When David Cameron asked about whether Tony Blair still backed Gordon Brown as his successor the Speaker intervened and ruled the question out of order.  Admitting that he had allowed the question once before (here) he said that the Prime Minister only had a responsibility to answer on Government business rather than Labour’s internal affairs: "The Prime Minister is here to talk about the business of Government … Who will be the next leader of the Labour Party is for the Labour Party."

The episode will only reinforce Tory suspicions that the Speaker is too friendly towards his former party and David Cameron refused to surrender meekly.  The Conservative leader requested a clarification from Michael Martin that he could ask about the Prime Ministerial succession.  Eventually given permission to respond to David Cameron’s reframed question – Who would the Prime Minister like to see as the next Prime Minister? – Tony Blair listed Gordon Brown’s ‘achievements’ as Chancellor and to loud cheers from his own backbenchers said that that record was preferable to advising Norman Lamont on Black Wednesday.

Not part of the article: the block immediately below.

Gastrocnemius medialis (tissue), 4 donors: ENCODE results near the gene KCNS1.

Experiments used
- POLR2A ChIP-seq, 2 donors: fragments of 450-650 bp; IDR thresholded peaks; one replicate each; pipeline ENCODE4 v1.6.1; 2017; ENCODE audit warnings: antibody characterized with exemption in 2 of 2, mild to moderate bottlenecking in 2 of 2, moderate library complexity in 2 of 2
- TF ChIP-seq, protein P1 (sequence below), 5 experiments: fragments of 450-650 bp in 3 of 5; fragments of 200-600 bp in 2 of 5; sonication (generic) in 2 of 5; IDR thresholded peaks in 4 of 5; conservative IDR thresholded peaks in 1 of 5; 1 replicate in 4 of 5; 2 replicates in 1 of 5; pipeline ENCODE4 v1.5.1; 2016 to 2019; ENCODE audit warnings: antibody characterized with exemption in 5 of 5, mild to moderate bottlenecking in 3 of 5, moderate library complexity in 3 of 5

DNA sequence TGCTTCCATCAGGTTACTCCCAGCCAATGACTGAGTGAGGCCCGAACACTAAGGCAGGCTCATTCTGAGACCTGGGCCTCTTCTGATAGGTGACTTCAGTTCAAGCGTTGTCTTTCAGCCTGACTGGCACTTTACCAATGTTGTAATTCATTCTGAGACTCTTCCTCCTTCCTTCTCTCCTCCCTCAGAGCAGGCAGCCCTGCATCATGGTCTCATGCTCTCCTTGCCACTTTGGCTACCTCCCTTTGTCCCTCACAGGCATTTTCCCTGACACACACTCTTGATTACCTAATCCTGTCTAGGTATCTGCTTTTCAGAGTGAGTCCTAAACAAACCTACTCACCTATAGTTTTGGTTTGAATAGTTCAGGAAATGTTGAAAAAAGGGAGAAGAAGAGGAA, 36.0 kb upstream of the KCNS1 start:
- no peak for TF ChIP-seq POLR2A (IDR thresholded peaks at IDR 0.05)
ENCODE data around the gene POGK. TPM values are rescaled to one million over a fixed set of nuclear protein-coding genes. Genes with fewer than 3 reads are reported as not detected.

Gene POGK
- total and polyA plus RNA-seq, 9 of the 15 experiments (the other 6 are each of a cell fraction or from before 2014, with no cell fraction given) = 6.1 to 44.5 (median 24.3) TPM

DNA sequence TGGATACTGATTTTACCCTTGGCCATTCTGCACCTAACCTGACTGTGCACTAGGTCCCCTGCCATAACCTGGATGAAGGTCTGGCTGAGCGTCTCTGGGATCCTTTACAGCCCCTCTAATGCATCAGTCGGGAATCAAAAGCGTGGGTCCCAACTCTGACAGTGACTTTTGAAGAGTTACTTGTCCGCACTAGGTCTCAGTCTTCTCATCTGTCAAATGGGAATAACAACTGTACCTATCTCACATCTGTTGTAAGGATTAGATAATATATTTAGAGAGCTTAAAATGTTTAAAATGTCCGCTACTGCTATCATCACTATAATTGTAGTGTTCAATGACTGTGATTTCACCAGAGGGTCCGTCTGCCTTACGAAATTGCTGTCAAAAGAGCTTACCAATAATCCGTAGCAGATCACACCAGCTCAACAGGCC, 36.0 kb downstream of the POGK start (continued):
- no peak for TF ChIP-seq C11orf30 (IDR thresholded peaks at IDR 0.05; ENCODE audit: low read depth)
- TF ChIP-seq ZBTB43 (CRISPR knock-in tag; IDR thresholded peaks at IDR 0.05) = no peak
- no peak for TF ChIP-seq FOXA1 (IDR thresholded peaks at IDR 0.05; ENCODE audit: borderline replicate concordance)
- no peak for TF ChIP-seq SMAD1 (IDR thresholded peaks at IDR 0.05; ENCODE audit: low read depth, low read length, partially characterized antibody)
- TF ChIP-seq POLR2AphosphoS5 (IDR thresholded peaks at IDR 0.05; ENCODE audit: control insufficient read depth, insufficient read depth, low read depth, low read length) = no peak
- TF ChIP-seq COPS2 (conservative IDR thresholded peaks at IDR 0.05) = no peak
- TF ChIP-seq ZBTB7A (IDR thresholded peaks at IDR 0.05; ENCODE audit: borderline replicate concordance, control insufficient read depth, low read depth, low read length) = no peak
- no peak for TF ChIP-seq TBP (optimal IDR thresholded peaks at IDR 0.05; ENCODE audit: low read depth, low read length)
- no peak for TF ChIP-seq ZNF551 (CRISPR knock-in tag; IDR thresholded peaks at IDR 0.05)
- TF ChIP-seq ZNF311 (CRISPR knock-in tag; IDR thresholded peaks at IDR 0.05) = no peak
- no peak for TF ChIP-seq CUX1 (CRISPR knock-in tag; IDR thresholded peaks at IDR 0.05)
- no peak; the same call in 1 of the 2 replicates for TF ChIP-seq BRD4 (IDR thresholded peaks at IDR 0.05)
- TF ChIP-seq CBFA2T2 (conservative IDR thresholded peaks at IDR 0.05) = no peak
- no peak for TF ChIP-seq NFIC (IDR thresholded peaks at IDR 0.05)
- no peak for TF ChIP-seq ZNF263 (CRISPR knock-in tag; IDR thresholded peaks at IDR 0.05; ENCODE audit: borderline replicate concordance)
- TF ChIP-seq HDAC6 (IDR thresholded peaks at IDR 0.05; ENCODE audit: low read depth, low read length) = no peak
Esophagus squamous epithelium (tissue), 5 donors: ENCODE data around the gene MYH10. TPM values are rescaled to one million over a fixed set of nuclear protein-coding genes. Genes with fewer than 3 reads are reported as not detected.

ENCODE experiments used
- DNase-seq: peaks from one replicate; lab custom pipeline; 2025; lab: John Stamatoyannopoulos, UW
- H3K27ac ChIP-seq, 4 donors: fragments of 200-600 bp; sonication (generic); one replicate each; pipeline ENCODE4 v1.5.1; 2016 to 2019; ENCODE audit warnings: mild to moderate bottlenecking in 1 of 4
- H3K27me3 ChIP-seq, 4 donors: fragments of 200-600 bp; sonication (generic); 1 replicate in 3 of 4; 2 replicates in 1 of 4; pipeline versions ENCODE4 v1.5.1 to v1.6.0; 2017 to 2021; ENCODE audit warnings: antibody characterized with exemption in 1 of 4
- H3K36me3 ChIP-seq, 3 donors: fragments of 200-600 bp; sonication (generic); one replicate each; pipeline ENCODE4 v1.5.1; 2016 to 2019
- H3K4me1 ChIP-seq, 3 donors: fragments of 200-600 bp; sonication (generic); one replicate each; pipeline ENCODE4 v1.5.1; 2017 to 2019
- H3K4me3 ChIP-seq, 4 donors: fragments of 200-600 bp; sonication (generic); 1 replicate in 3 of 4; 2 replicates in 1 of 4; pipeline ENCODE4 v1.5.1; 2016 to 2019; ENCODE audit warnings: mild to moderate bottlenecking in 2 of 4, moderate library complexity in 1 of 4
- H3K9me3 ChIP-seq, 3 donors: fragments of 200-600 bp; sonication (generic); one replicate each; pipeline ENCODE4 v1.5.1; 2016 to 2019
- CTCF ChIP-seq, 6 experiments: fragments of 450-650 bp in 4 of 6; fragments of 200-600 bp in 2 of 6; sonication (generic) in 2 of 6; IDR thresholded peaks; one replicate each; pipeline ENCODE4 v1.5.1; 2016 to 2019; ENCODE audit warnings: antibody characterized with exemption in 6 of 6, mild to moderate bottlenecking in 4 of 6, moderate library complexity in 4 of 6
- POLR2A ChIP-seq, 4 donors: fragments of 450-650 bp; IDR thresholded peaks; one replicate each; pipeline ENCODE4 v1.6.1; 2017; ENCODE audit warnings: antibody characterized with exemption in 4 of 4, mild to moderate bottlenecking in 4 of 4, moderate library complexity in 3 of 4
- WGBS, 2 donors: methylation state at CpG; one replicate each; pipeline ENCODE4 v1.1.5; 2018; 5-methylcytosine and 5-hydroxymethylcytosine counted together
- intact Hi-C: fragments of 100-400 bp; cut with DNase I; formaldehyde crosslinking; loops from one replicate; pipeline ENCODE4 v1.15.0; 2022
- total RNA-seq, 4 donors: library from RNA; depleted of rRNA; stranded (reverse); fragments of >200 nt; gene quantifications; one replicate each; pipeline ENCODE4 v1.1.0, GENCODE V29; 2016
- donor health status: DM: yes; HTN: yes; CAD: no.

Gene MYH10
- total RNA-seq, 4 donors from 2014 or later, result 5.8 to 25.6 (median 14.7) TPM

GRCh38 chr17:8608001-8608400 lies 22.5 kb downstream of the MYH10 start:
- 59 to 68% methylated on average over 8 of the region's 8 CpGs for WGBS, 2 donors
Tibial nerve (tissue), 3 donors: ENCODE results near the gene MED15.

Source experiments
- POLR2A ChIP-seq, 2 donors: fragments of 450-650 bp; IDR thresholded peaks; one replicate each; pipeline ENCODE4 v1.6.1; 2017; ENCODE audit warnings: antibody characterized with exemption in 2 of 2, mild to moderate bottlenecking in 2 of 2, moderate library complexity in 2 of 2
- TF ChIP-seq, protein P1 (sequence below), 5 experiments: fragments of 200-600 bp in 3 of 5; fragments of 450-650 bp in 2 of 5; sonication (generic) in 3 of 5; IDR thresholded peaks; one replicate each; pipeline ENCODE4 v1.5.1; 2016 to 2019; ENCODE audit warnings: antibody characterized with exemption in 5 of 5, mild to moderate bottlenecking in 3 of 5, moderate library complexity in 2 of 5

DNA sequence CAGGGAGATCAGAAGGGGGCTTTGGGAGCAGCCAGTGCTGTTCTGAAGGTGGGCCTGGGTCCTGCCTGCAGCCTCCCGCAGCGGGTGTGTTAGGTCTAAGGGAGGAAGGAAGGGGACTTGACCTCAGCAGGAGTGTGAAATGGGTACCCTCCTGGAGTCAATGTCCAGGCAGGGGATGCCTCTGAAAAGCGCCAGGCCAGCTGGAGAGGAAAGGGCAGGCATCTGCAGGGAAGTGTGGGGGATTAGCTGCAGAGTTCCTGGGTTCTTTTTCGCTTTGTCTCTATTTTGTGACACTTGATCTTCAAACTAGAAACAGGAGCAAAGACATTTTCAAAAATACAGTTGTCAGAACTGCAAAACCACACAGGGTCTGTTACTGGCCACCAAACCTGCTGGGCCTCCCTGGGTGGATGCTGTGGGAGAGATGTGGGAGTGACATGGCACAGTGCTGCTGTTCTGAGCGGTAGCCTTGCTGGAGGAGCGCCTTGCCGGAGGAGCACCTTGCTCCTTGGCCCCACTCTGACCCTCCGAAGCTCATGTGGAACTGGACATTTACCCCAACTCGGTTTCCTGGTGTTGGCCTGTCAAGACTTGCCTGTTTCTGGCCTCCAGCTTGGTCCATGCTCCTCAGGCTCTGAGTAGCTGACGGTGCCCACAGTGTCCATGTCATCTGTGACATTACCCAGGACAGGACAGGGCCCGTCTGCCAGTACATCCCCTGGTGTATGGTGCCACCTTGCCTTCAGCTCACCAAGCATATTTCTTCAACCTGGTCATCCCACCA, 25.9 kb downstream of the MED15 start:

Earlier in PMQs David Cameron had drawn attention to deficits, cuts and low morale in the
NHS.  He quoted concerns from the Chief Medical Officer Chairman, the
BMA and Sir Derek Wanless about NHS performance.  Tony Blair listed the ‘improvements’ in the NHS since Labour came to power.  Top-down targets and bungled reorganisations were the real reasons why the NHS was in crisis, the Tory leader concluded.

Ming Campbell asked about the Iraq enquiry.

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